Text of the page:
U.S. healthcare providers understand IT modernization is now a necessity in today’s increasingly digital- and mobile-driven world. Yet many providers admit they are nowhere near ready to deliver the level of secure digital and mobile health offerings today’s consumers expect.
Failing to invest in the right technologies at the right time can eventually force patients to look elsewhere for their health services. Clinicians, physicians and key staff move on to more competitive health systems. In turn, an organization may be forced to fold. In fact, that’s already happening.
“The larger institutions are going to lead the way in innovation, and smaller ones will piggyback off those solutions,” said Bellrock Intelligence CIO-COO Charlie Wilson. Bellrock Intelligence makes data analytics software used by healthcare insurers and hospitals.
Wilson’s comments are part of a new HIMSS Media report that examines healthcare providers’ digital health readiness—and why so many remain reluctant to adopt mobile, cloud computing and data analytics solutions now commonplace in more advanced health systems.
Findings are based on a HIMSS model to help healthcare providers assess their own digital health readiness. Once built, researchers asked 220 healthcare IT decision-makers/ influencers about their organizations’ technology plans. Their responses to an online survey were then scored and placed within the model’s digital health continuum.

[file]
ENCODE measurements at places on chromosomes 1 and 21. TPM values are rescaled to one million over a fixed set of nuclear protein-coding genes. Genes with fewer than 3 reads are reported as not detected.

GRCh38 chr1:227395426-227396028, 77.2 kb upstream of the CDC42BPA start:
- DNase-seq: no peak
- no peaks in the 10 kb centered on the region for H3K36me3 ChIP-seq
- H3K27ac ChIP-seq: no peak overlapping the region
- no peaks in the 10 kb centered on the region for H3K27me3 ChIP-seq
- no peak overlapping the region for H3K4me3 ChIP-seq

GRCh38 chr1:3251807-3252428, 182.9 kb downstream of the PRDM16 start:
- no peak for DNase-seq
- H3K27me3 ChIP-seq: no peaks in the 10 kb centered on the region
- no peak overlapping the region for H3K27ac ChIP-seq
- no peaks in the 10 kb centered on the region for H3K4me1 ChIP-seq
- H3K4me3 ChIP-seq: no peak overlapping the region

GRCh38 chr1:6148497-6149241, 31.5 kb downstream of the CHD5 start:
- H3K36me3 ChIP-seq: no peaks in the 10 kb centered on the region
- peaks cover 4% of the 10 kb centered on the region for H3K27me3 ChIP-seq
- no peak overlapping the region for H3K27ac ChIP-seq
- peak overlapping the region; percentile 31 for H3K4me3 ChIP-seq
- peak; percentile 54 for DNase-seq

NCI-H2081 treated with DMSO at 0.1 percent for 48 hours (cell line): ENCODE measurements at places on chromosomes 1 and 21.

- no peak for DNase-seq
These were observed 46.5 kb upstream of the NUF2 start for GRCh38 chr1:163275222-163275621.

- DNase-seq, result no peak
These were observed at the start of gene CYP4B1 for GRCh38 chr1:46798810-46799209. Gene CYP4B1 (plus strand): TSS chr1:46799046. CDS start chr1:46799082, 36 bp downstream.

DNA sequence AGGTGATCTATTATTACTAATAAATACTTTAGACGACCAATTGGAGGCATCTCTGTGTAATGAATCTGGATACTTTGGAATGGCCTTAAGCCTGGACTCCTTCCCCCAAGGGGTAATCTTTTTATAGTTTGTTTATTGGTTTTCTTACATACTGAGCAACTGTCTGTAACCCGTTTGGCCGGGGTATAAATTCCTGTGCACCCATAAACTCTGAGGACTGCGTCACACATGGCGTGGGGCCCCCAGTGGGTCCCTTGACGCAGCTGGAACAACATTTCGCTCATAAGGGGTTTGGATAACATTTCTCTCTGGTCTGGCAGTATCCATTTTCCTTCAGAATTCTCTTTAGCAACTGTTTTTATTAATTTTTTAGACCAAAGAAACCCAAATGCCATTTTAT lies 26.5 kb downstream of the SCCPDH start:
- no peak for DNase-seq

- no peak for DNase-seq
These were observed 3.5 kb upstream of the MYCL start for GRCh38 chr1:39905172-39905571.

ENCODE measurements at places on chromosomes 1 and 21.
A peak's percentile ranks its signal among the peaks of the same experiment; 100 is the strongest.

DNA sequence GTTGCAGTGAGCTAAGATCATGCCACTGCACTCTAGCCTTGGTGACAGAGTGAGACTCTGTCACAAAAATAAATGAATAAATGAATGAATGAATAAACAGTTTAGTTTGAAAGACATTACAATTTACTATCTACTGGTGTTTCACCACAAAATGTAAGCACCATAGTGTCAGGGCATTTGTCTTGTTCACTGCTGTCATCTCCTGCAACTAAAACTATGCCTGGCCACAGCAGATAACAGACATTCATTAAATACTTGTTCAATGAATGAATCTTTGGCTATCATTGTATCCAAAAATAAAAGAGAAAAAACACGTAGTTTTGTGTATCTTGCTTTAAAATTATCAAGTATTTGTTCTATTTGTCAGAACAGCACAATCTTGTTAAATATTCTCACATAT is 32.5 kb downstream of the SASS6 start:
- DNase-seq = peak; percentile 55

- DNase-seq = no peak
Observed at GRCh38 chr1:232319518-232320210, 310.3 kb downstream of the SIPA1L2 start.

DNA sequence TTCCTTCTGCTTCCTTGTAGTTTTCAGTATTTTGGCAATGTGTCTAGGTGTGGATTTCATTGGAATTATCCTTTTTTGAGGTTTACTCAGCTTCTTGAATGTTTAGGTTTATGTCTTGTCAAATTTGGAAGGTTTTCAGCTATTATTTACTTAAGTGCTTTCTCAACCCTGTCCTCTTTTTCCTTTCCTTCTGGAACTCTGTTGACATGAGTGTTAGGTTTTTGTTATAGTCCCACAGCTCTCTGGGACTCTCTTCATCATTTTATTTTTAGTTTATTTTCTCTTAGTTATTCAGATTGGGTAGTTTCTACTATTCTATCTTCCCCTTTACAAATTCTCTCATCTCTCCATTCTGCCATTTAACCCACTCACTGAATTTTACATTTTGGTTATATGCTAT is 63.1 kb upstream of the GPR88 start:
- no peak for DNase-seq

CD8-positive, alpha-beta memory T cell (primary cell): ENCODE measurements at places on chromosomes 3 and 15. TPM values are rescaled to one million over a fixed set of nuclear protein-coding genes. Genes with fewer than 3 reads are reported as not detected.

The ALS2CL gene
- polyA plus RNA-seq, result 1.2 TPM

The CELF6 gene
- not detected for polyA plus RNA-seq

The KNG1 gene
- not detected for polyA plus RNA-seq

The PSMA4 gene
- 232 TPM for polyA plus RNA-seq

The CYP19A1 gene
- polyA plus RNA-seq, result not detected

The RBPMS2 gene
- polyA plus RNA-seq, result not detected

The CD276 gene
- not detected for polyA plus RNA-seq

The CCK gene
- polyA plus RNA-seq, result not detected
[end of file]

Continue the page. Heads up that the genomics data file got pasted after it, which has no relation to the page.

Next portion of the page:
Only 11 percent were considered early adopters, with another 25 percent making some headway in their digital health plans. The remainder of respondents, however, trailed their more progressive peers—sometimes significantly—based on their scores.
While those lagging organizations remained in wait-and-see mode, early adopters are encouraged by early results such as:
- Reduced care costs (87% of early adopters)
- Improved workflow efficiencies (83%)
- Improved patient satisfaction (82%)
- Improved patient outcomes (78%)
These organizations, to various extents, put more resources into utilizing cloud-native architecture for building applications; exploring distributed ledger technology, such as blockchain; leveraging artificial intelligence and machine learning for clinical diagnosis and treatment support; and adopting an integrated platform as a service (IPaaS) solution.
The biggest barriers health systems currently face to improving their digital readiness, according to the study, include:
- Integrating legacy systems with new digital/mobile technologies
- Clinician resistance to integrating new solutions into workflows
- Finding skilled IT staff to both deploy and maintain new technologies
- Privacy and security concerns
“Internally, these [data privacy and security] aspects are being addressed by health systems, but they are not being communicated to their patients and communities other than telling people their privacy is secure. But what does that really mean?” Wilson said.
You can read more about these and other challenges facing healthcare organizations in the full report.
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